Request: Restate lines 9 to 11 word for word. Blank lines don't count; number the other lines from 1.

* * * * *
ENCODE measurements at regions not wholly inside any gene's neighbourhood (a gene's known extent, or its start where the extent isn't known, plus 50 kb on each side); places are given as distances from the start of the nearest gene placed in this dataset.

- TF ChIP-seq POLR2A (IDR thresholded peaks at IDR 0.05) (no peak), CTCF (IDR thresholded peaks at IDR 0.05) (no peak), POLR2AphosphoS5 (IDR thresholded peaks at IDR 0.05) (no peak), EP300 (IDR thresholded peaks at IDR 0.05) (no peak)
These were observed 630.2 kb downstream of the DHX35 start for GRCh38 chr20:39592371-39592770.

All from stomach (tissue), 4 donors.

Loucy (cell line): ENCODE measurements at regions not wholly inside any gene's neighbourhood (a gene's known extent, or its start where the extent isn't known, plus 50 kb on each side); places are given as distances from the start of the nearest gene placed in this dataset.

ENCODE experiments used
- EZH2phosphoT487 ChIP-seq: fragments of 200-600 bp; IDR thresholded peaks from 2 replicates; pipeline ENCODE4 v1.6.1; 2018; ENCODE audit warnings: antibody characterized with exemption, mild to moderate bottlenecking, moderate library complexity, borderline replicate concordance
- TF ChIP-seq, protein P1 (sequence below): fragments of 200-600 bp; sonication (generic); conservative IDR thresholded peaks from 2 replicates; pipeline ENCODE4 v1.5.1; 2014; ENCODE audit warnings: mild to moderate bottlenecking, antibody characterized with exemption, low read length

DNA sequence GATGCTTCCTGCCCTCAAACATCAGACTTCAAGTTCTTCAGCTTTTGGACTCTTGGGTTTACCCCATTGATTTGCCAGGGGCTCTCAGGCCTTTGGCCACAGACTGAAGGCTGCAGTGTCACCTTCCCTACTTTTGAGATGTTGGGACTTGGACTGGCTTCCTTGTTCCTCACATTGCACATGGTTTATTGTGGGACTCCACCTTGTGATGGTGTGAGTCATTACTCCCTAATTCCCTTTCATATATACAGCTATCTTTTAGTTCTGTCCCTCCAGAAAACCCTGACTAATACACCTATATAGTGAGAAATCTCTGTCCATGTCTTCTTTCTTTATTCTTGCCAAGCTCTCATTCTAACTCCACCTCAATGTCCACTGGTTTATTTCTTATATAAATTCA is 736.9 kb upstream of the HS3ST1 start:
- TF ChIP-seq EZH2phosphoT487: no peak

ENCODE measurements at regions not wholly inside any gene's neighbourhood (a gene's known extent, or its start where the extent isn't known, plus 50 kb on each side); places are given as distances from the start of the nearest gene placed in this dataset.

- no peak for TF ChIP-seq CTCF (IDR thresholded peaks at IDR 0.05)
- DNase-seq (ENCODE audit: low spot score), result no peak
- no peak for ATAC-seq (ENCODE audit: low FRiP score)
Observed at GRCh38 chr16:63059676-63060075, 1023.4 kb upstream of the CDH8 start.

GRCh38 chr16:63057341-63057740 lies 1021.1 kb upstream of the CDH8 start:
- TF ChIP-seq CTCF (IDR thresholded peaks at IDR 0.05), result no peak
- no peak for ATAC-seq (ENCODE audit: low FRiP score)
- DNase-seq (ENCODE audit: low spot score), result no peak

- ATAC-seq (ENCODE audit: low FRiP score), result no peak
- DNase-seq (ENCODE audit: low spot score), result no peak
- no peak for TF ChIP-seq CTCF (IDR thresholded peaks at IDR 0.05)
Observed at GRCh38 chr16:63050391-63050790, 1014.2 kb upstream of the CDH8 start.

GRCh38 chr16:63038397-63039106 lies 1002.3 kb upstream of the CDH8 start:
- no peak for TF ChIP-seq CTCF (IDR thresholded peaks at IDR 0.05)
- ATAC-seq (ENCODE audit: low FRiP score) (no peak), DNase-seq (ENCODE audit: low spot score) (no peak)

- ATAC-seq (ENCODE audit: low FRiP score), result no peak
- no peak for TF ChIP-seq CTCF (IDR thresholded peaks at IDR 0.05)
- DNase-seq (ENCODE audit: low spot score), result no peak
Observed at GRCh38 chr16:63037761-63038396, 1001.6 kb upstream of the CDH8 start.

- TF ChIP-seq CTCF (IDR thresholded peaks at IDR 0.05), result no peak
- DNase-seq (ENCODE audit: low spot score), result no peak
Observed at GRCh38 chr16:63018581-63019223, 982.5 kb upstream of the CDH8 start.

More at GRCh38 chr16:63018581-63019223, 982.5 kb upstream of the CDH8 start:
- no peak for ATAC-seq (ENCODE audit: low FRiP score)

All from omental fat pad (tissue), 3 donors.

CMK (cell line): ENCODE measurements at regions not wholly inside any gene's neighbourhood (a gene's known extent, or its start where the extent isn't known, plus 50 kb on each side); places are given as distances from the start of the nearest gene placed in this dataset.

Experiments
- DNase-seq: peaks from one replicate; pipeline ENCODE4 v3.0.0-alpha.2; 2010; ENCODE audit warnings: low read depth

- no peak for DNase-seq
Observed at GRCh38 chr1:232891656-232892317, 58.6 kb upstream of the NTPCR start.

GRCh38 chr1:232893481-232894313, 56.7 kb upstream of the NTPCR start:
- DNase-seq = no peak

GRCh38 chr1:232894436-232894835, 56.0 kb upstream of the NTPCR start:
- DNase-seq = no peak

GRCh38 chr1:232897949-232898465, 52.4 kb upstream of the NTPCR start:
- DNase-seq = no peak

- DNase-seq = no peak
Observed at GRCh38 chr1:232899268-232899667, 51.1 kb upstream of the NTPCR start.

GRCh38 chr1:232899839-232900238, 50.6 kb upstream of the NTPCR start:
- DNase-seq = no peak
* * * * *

DNA sequence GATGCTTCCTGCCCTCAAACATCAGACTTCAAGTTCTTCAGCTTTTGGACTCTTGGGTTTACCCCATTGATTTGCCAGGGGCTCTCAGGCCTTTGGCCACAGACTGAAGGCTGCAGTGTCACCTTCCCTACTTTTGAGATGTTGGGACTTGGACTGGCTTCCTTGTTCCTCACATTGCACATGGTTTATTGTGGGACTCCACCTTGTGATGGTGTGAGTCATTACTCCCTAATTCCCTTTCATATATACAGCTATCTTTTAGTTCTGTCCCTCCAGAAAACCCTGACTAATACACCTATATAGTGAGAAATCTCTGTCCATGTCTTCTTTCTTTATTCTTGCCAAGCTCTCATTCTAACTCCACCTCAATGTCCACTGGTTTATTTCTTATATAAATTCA is 736.9 kb upstream of the HS3ST1 start:
- TF ChIP-seq EZH2phosphoT487: no peak

ENCODE measurements at regions not wholly inside any gene's neighbourhood (a gene's known extent, or its start where the extent isn't known, plus 50 kb on each side); places are given as distances from the start of the nearest gene placed in this dataset.